I like stories, I always have, I love books. As a young child growing up in a huge house in the North of England and few other kids to play with, books were my friends and confessors.

I came across a book recently, but it was a book that not only told a story, but indeed was a story all by itself. Penned in Britain, the book is all about South Africa and Winnie Mandela. Few think that Winnie was an angel; most people know that she had a few brushes with the law. Few however know the extent of her crimes: South Africa’s Truth and Reconciliation Commission basically let her off with a slap on the wrist.

A British foreign correspondent, turned author, let’s call him Fred Bridgland, well that is his name, while researching a story discovered a young almost illiterate black man languishing in jail in Zambia, let’s call him Katiza Cebekhulu, pronounced Cheb-eh-kooloo, where he had been incarcerated without charge or trial by the then Zambian President, Kenneth Kaunda, at the request of South Africa’s African National Congress. The ANC kidnapped Cebekhulu and sent him to Zambia to prevent him giving evidence in the trial of Mrs Winnie Mandela in connection with the murder of a 14-year-old boy, Stompie Moeketsi. Katiza had been a member of Winnie’s personal gang of thugs, the so-called Mandela United Football Club and had been involved in many atrocities, but when he saw Mrs Mandela stab Stompie Moeketsi to death behind her Soweto house he decided to testify the truth at her trial. So the ANC had to get rid of him with Kenneth Kaunda’s help. Bridgland found Cebekhulu in the Zambian prison, secured his release and got him to the United Kingdom where last year he was given right to stay after a 7-year legal battle.

In 1997 Fred wrote a book about the story and the BBC made a one hour documentary. However the story was only half told. In 2004, while serving a 3-year jail sentence in England after stabbing a neighbor in the arm, the illiterate Katiza pleaded with Fred to help him get his full story, in Africa and subsequently in Britain, published. Fred reluctantly agreed, on two conditions – that he research how Mrs Mandela and the ANC concocted a false alibi to make sure she never went to prison, and that Fred tell the story of many of the other “little people” who had been killed or harmed by Mrs Mandela and her Football Club. Fred would front the money and the revenues from the book would be split 3 ways: 45% Katiza, 45% fred, and 10% Nicholas. Who is Nicholas? Nicholas Claxton is a well known film maker and his 10% was a consideration because he intended to use his contacts to make a feature movie based on the new book. Claxton gave Cebekhulu £1,000 ($2000) to demonstrate the seriousness of his offer of help. By any standards Claxton’s was a pretty generous offer.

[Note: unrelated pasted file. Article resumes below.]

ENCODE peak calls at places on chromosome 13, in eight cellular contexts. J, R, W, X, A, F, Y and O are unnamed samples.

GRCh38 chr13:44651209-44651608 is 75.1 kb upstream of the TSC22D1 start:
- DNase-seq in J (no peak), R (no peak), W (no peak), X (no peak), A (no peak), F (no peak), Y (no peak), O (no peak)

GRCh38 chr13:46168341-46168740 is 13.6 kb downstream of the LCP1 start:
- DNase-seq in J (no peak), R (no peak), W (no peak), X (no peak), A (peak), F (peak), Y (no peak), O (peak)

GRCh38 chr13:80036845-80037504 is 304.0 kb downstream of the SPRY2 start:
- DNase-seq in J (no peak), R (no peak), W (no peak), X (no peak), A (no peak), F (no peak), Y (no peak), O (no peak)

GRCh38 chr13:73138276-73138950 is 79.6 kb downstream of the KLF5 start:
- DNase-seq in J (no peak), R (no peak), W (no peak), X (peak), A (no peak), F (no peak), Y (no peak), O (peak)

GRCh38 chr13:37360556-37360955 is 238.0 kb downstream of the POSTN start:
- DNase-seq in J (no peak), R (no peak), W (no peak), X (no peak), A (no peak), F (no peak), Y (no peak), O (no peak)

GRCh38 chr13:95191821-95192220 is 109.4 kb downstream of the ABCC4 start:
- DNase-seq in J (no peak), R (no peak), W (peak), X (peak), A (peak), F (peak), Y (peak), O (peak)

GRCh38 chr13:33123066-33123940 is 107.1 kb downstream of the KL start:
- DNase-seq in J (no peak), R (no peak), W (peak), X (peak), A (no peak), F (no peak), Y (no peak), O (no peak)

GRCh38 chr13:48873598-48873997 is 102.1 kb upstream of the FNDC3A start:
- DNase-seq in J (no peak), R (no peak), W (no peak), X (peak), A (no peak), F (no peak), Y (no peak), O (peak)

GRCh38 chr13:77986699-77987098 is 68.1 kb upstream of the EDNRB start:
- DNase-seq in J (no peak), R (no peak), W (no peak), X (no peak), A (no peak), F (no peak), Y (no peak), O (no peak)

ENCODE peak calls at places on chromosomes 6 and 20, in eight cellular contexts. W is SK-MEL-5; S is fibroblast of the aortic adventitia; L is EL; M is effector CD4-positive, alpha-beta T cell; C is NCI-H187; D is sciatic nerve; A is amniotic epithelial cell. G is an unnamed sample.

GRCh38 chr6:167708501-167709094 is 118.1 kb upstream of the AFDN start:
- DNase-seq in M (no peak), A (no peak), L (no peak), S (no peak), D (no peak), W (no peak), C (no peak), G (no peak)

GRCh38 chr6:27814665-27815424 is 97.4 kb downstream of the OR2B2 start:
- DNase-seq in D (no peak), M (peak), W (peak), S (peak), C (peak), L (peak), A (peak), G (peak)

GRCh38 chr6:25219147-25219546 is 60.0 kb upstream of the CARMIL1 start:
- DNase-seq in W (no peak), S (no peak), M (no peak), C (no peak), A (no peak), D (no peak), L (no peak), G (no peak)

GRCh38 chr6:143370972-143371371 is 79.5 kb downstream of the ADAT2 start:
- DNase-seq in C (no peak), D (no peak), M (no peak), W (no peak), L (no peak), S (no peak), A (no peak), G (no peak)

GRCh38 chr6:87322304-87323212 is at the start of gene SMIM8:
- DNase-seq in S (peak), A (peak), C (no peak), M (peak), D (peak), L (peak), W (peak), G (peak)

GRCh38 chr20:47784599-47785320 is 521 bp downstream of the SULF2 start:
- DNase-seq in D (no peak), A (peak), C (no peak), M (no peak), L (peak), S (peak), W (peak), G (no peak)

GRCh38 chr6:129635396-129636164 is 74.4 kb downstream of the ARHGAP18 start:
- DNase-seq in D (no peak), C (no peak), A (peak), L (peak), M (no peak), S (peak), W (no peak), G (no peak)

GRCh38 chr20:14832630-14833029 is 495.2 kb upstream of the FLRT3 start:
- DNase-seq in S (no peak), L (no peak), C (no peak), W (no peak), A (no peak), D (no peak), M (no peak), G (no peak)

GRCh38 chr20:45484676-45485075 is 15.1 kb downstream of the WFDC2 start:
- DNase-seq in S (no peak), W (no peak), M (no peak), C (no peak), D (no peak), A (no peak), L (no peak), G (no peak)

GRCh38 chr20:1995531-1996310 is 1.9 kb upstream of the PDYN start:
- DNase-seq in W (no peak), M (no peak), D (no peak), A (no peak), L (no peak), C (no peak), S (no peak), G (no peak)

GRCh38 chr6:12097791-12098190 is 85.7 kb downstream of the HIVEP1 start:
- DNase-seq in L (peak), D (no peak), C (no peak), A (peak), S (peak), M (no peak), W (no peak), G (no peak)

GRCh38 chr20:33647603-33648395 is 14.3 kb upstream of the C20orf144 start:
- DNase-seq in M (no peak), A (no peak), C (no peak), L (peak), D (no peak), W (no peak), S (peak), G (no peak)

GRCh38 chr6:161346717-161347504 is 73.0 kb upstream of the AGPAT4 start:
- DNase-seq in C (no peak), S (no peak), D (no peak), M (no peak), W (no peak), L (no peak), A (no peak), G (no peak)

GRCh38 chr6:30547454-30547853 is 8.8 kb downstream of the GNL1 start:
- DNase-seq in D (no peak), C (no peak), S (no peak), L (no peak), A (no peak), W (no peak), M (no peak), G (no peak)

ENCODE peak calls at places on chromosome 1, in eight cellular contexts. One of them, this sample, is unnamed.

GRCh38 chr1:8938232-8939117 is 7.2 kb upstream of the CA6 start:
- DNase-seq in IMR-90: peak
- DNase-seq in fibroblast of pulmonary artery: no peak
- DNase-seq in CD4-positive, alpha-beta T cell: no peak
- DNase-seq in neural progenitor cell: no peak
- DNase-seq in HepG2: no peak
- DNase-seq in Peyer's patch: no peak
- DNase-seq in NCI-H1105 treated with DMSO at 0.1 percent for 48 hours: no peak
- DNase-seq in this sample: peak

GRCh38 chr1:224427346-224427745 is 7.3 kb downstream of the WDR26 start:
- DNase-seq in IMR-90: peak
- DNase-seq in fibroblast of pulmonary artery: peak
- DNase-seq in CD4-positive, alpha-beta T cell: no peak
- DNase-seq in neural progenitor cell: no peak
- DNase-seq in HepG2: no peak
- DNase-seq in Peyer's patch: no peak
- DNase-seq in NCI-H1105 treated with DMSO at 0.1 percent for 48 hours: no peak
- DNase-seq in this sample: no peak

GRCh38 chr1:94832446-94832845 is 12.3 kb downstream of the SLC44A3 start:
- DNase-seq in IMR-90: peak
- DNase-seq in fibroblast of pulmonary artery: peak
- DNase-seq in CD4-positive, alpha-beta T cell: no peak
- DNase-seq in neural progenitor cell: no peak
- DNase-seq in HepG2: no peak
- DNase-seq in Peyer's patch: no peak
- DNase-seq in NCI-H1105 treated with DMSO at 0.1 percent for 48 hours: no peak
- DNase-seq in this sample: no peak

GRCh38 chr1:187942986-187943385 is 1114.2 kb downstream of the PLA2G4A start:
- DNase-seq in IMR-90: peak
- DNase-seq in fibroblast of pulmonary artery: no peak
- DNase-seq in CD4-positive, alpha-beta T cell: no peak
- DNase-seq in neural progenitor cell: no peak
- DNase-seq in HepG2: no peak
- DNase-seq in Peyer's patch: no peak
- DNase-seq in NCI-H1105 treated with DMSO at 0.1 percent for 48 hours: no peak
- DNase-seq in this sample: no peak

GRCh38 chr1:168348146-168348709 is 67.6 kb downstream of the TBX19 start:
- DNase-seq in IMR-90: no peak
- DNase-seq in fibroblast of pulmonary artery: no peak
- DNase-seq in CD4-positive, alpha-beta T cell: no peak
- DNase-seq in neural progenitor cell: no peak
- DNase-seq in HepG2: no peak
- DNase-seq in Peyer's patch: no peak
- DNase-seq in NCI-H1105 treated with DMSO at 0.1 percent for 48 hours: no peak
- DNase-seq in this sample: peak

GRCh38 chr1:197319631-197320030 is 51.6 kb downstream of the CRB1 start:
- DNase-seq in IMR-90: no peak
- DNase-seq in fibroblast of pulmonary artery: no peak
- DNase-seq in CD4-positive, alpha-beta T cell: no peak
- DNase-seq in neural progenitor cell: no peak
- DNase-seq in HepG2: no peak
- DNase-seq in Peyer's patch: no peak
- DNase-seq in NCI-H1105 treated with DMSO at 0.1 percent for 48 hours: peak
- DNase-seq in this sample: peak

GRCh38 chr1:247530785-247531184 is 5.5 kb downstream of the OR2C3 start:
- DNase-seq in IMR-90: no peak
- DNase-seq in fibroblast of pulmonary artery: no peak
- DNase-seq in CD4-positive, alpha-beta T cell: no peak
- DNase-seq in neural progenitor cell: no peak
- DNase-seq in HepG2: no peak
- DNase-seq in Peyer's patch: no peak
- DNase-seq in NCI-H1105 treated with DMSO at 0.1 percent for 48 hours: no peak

I was gloriously unaware of any of this until 3 weeks ago. I didn’t know Katiza, Fred or Nicholas. In 2007 I wrote a throw away article about Canada refusing a visa to Winnie Mandela, and how the month before the US had granted her one. Someone by the name of Katiza left a comment:

I was the man that accused Winnie Mandela of kill people in Soweto. I was kidnapped in South Africa by ANC and put in prison in Zambia on Mandela is order.
In 1997I went to South Africa to gave evidence against her but nothing happed to her.